No, because that would not jive with human behavior. Observations of human behavior demonstrate that individuals treat their own lives as being more valuable than other people’s lives.

  • The direction you have to go is by starting with a basic moral premise. You have to clearly elucidate what you believe is morally right and what is morally wrong with respect to human interaction. From there, you can apply them to the two different political structures and compare them.
    You can not avoid morality.

One more thing, you should clearly define what you guys mean by “communism” and “capitalism” otherwise you will likely just talk past eachother.

Peter Kropotkin: I am waiting for an English translation of the above paragraph. :-k

1Sam: Maybe you should take that as a clue. You know, like, maybe you should start by learning some basic economics before you, like, debate some economics.

K: I don’t need a stinking clue because I have irony. :banana-dance:


i agree that you “cannot escape morality”, but it seems that in strict economic theory you need to begin with regard to economics itself, which is just the science of production and distributrion of goods. such a science in-itself is non-moral (as opposed to moral or amoral) in the sense that it obeys certain rules and restrictions which determine its behavior and limits; however, because the system involves human subjects, and because humans are inherently moral creatures (moral knowledge is essential to our survival, as well as being ingrained in us instinctively) the two tend to merge at some point… it is at this point that i think the introduction of stable and justifiable moral principles is beneficial, as it can serve to reinforce the already-established economic structure, as well as form a synthesis of both basic economic and basic moral ideals, coming to a resolution of both which can demonstrate internal consistency, empirical justification, intuitiveness and sound logical support. so, i guess id say that you start with economics in itself, work to a place where you interject morality, and then the two conjoin and merge as they complement and reinforce each other.

of course, you could just strictly examine economics objectively or without ethical reference at all; however, such evaluations tend to exclude as unmeaningul human interactions/relations, which in fact are a central aspect of production/consumption itself… and lets not forget that economic systems DO presuppose moral standards and rules of conduct in their operations, if not always in theory (usually in theory as well, however), and therefore we would typically be remiss if we neglect morality altogether when devising a complete examination and comparison of the efficacy of various economic systems…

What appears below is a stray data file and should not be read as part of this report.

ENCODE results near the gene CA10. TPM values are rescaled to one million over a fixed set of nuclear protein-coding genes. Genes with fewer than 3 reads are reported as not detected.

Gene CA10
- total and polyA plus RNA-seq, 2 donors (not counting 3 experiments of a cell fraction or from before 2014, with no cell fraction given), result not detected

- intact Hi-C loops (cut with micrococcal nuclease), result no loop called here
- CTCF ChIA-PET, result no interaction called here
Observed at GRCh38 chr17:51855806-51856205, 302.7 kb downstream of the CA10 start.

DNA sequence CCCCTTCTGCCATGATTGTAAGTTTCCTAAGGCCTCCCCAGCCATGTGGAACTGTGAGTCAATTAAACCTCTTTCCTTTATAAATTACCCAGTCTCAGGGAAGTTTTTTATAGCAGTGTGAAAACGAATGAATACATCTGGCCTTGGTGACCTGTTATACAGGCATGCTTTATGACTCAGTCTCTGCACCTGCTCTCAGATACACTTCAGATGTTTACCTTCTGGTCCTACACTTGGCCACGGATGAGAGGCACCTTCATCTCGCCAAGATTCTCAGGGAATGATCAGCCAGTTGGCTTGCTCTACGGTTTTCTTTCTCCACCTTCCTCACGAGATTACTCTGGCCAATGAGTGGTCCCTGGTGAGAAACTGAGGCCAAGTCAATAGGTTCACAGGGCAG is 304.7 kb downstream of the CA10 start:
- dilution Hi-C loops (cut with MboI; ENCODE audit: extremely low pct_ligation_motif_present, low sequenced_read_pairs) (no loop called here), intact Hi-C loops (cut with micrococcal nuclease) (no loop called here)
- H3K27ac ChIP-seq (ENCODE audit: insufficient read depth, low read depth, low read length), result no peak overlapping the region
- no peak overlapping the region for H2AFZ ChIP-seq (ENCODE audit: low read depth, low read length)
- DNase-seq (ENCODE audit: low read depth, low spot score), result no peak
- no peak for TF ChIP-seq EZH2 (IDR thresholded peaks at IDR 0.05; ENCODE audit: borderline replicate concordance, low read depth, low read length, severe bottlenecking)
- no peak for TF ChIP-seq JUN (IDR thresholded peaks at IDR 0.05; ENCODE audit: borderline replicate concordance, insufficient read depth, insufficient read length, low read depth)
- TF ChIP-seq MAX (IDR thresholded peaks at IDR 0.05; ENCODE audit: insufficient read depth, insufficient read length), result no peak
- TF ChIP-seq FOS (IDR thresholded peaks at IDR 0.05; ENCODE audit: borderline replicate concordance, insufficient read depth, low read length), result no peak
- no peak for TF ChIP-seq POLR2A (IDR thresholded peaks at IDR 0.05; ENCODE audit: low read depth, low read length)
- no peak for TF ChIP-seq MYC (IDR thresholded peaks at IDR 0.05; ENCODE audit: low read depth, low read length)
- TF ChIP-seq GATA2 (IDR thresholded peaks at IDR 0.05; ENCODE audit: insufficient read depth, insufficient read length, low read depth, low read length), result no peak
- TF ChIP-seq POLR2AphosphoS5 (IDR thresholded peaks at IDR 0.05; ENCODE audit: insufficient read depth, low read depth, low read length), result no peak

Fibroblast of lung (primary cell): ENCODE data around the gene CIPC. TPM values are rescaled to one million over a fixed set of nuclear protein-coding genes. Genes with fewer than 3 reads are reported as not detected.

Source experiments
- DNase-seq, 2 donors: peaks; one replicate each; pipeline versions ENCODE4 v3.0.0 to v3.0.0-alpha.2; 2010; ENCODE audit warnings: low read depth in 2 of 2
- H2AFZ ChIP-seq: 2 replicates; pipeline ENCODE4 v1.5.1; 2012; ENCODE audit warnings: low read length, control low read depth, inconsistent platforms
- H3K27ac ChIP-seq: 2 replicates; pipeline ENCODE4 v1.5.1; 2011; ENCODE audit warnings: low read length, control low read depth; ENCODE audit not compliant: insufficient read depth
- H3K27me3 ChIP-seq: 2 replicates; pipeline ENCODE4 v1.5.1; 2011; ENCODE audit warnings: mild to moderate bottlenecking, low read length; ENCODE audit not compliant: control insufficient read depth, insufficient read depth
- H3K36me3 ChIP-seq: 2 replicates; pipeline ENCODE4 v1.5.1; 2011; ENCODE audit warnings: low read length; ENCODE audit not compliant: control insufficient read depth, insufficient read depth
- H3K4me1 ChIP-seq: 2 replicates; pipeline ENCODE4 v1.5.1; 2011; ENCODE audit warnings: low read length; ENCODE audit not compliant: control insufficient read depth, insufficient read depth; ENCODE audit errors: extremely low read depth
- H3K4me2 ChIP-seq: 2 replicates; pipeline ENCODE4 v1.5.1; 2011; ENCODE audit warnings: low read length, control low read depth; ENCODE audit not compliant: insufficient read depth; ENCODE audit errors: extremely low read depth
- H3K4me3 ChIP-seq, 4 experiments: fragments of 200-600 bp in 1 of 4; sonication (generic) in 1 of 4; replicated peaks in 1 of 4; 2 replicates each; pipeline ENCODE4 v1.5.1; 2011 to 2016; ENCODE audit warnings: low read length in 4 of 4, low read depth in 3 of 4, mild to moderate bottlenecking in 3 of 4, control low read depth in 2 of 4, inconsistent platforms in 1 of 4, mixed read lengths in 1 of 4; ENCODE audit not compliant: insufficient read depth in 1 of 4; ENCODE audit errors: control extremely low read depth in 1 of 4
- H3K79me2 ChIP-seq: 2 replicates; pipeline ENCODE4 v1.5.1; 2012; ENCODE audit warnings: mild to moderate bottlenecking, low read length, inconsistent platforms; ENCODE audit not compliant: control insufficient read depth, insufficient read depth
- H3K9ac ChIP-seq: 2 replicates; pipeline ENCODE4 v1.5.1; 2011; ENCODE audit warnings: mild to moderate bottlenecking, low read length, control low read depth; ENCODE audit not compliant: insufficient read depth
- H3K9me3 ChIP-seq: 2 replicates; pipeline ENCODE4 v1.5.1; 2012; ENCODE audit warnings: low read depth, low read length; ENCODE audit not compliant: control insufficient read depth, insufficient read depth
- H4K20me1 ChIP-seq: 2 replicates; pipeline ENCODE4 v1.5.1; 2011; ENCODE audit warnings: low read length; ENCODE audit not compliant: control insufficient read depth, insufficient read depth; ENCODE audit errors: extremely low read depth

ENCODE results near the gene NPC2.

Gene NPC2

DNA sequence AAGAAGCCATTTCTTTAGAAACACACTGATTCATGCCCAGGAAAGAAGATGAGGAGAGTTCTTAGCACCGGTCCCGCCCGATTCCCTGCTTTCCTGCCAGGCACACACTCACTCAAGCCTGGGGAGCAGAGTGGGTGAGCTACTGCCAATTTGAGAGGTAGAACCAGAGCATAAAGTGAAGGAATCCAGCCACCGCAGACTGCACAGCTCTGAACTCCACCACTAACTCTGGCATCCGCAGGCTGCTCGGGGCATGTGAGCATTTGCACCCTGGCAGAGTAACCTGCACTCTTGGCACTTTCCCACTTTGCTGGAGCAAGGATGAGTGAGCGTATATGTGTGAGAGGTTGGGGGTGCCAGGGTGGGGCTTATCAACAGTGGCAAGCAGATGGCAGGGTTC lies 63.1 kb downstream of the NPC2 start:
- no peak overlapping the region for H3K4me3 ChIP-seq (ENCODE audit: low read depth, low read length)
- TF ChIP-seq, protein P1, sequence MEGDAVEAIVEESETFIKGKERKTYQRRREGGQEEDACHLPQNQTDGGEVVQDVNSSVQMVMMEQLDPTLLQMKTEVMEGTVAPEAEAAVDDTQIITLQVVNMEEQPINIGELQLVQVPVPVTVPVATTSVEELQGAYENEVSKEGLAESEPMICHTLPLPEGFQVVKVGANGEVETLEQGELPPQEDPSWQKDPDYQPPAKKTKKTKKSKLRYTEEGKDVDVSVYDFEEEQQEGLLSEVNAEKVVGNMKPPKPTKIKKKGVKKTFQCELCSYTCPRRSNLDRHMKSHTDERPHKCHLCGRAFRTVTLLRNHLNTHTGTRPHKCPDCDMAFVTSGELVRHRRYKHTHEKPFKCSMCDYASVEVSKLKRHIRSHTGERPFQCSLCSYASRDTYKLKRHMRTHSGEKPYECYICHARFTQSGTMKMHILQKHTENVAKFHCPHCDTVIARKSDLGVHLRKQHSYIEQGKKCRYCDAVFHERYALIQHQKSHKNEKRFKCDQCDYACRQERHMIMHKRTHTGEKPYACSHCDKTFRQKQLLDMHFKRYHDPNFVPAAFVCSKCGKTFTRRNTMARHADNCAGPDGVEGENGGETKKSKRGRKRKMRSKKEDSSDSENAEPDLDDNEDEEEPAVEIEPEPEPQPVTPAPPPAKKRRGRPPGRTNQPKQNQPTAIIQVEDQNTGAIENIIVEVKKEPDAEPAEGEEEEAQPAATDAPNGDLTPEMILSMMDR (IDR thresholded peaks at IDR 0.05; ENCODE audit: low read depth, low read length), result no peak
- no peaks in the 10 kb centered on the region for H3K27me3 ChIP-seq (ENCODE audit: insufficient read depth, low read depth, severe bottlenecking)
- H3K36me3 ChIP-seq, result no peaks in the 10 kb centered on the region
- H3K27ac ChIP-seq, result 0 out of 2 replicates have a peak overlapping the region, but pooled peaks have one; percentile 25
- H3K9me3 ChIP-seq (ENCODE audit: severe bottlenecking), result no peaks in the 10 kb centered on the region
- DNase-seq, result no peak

we need not deal with the “importance” between people, nor the important of people… such concepts play no role in a free economic system. the only “importance” that is ascribed to people in a free market is their freedom to act as they see fit, their responsibility to produce what they consume (i.e. to NOT be a thief, willingly or unwillingly). other than this, all people are viewed as equal ethically; no preferential treatment of ANY individual or group is required, ethically or otherwise, under a free market; nor is economic preferential treatment prohibited, in the sense that individuals retain the ability to choose who they will interact with, and for what reasons-- and that the state or authority has no right to limit or impose upon the individual’s judgment in these matters.

production and consumption reign supreme as the “great equilizer”, as wealth is indifferent and neutral in and of itself-- a dollar in the hands of an “amoral person” is just as meaningful and worthwhile as a dollar in the hands of a “moral person”.

in capitalism, theoretical free market capitalism, there is NO NEED to try and impress ethics into the economy, or make value judgments on people’s worth or importance; the basic principle of self-reliance, self-responsibility takes care of that. we are responsible for ourselves, and in a free system we are guaranteed to keep the fruits of our labor… THIS is the “ethics” of a free system, that there is no NEED to try and decide who is “better” or more “valuable” than another-- these types of arbitrary and false judgment need only be made under collective systems, which dole out money and rewards not based on merit or a relation between work and reward, but on whim, necessity of the moment, and political pull/favors.

Human happiness and wellbeing/material prosperity/moral goodness/promotion of universally-accepted humanitarian rights” are quantifiable concepts on an individual basis. Therefore you can promote those goals by using the social/economic concept that best promotes the rights of the individuals–which is still, as of this point, capitalism. Socialism (which necessarily includes communism and any form of government totalitarianism) is inherently the worst at it. It’s even worse than anarchy (which is mental concept only).

exactly (although i disagree that anarchy cannot be a real state of existence).